Written by: Jenn M. Jackson on July 8, 2015.
When I was seventeen, I was groomed and preyed upon by a high school basketball coach. He told me to stop wearing panties if I wanted to get a ‘real man.’ He invited me to drink, smoke weed, and hang out with his twenty-something-year-old friends. He explained to me that part of becoming a woman was wrapped up in how men viewed me. For months, he did these things. Then, when I had ongoing issues with my abusive dad, he coerced me into sex (an act of statutory and coercive rape) after I asked for his help and called him on a school day seeking safety.
Oddly, even though this happened to me over a decade a ago, I was only able to admit and come to terms with it just before my 30th birthday. This is mainly because his actions, taking advantage of, manipulating, and coercing a teenaged girl at his place of employment (a public high school) into sex, are normalized in a country consumed by rape culture. In fact, they’re defended especially when the rape survivors are Black women.
I remember when I first told someone about what had happened to me. I told her that I was a virgin before it happened and she didn’t believe me. She accused me of lying about my virginity but never questioned the actions of the man who preyed on me. Another person I told indicated that I should feel honored or special because the man involved was attractive and a lot of other girls at the high school wanted to “go with him.” More and more young Black men and women found innovative ways to valorize the man who preyed upon and manipulated me into sexual intercourse when I really just needed help and safety. Because he was a role model for the basketball team and a “nice guy,” they undermined my experiences. Eventually, I began believing their arguments. I stopped talking about it altogether.
Like the man who sexual assaulted me, Bill Cosby did all the things sexual predators know to do in order to avoid public ire. He gave money to schools. He presented himself as a pillar in the Black community. He became “America’s Dad.” With a rap sheet like that, imagine how difficult it would be for anyone to believe he wasn’t an honorable, pure, and just human being?
In my case, the man who coerced me befriended me and made me think he was an older brother figure. He listened to me discussing my issues at home with the intention of exploiting those hardships later on. All the while, I’m sure he considered that, by building this relationship with me – an impressionable, vulnerable girl, he’d never have to worry about being accused of rape. Sadly, he was pretty much right.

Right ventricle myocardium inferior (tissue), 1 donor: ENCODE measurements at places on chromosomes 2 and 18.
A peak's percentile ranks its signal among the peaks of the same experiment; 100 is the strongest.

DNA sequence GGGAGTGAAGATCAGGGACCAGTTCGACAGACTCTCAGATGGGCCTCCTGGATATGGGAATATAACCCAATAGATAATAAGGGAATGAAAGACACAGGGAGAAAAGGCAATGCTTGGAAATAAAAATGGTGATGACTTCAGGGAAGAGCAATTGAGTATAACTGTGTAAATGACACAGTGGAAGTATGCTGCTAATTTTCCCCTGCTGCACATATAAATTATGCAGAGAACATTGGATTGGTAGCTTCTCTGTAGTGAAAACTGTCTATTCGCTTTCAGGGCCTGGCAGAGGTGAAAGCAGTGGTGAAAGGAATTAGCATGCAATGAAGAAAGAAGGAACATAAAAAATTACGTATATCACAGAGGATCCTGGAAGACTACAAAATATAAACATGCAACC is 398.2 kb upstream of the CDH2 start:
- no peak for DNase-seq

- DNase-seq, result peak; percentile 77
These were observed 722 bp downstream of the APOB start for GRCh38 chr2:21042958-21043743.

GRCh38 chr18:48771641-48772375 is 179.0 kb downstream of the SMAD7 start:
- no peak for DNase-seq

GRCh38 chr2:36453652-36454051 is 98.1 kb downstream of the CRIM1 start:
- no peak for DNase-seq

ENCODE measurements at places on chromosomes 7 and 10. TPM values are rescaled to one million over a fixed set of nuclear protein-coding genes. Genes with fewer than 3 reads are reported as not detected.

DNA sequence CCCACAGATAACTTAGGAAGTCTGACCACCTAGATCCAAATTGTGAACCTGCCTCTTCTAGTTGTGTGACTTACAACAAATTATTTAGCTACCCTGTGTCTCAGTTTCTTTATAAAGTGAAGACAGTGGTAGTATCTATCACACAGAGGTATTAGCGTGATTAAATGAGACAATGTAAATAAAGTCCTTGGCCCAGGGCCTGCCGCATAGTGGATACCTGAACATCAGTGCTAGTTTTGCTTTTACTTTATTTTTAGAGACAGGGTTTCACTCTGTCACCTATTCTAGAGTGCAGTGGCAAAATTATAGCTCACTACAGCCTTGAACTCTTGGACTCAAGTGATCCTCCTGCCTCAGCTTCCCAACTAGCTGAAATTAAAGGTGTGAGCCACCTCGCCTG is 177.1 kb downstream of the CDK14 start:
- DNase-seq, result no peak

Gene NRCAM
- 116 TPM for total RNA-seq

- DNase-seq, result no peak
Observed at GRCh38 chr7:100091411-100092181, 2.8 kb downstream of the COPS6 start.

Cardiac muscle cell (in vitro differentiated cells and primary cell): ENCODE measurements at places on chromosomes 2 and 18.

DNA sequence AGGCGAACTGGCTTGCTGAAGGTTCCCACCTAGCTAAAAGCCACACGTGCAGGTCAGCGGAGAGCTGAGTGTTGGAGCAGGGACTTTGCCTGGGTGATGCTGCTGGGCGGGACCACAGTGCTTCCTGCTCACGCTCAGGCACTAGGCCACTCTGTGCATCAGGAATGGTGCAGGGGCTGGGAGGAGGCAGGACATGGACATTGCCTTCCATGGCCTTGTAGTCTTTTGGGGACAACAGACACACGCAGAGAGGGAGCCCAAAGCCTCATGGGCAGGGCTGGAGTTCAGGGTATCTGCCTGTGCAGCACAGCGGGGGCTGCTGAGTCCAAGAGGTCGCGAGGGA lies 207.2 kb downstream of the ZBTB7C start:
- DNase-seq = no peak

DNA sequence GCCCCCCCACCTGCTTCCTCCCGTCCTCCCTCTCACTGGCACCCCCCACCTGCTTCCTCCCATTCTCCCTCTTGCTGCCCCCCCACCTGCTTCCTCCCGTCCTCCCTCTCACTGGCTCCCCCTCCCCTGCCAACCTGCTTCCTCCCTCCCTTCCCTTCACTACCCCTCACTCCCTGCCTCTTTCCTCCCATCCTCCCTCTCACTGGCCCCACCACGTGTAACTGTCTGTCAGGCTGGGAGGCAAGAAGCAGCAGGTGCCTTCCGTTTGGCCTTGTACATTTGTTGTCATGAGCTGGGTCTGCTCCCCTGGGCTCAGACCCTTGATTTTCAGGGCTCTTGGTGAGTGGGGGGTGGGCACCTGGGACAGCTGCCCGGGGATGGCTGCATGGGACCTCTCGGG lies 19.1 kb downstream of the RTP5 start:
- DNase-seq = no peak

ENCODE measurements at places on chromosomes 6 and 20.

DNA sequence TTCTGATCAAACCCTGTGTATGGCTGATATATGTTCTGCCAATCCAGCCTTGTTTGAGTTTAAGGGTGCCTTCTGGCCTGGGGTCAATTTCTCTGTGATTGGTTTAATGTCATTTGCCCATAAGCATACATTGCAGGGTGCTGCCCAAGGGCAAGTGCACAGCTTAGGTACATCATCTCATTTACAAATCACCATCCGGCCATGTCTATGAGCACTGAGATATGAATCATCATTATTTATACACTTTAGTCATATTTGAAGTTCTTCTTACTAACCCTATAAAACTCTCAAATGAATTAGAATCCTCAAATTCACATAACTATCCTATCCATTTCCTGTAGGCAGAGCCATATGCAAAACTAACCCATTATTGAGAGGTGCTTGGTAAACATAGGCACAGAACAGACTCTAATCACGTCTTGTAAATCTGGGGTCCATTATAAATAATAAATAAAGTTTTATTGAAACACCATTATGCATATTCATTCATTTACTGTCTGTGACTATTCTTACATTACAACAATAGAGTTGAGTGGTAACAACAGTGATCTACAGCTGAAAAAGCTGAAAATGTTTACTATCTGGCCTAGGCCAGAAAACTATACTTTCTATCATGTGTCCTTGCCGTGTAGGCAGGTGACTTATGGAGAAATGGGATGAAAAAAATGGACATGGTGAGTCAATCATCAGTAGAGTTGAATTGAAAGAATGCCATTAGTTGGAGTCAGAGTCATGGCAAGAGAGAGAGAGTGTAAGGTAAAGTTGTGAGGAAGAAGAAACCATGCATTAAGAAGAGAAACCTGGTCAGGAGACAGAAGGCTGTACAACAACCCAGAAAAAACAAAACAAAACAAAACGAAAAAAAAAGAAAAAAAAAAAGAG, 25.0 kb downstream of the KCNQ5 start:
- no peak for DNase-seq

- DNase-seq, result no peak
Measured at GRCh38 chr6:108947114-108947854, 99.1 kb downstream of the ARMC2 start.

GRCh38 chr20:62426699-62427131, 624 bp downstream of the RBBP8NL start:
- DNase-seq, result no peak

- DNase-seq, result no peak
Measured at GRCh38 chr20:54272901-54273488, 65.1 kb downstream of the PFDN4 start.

My experiences in high school echo many of the recent defenses of Bill Cosby. Originally, singer Jill Scott jumped to Cosby’s defense. She has since recanted. Now, after news broke that Cosby admitted to procuring drugs for the purpose of raping women, comedian and TV host Whoopi Goldberg joked about drug use and claimed that Cosby still hasn’t been “proven a rapist.”
To be clear: Even after over 40 women came forward describing being drugged and raped or otherwise sexually assaulted by Bill Cosby and he admitted to procuring drugs for the purpose of raping them, some people still don’t believe it. I have seen posts on social media where people are blaming media bias for the revelation of Cosby’s drug procurement. Others have latched onto this being a conspiracy to bring down the Black man. All the while, the dozens of women whose bodies were violated and lives were infringed upon by Cosby’s predation have had to sit by watching people scramble to the aid of their rapist.
Yes, Bill Cosby raped and abused over 40 women and people are more concerned about him and his legacy.
Perhaps, the most disappointing aspect of this conversation is the fact that Black people, Black men in particular, have been some of the most consistent voices in defense of Cosby. Like R. Kelly, the fascination with his fame and on-screen persona seem to outweigh the love these individuals have for their mothers, daughters, sisters, cousins, aunts, and friends. But what if we all loved women as much as we loved rapists? Specifically, what if we loved Black women as much as we loved Black male rapists?
I imagine, in a world where we actually loved Black women, rapists like Bill Cosby and R. Kelly and the countless others who remain unidentified wouldn’t have the cloak of reputation to hide under. They wouldn’t be able to use our mental commitments to disbelieving Black women against us. They certainly wouldn’t have the power to silence the women who they victimized with threats, bribes, or other forms of manipulation.
In a world where we loved Black women as much as we loved Black male rapists, this article wouldn’t even exist because sexual justice wouldn’t be seen as a euphemism, a silent attack on Black men. In this world, the very real attack on Black womanhood in the form of sexual and domestic violence wouldn’t be seen as less important than the imaginary assault on Black manhood. Sex would be understood as an agreement between two consenting parties. Consent wouldn’t be relative. Plausible deniability wouldn’t be a “Get Out of Jail Free” card to be wielded even after folks are found guilty of sexual assault and violence.
I don’t have confidence we will ever love Black women as much as we love Black male rapists. In fact, I don’t think patriarchy will ever allow us to love Black women as much as we love Black men in general. But, I do wonder what that would look like and feel like. My life has been affected by our love for Black male rapists. So have the lives of tens of thousands of other Black women. In my mind that will, one day, be important to us. Not today though.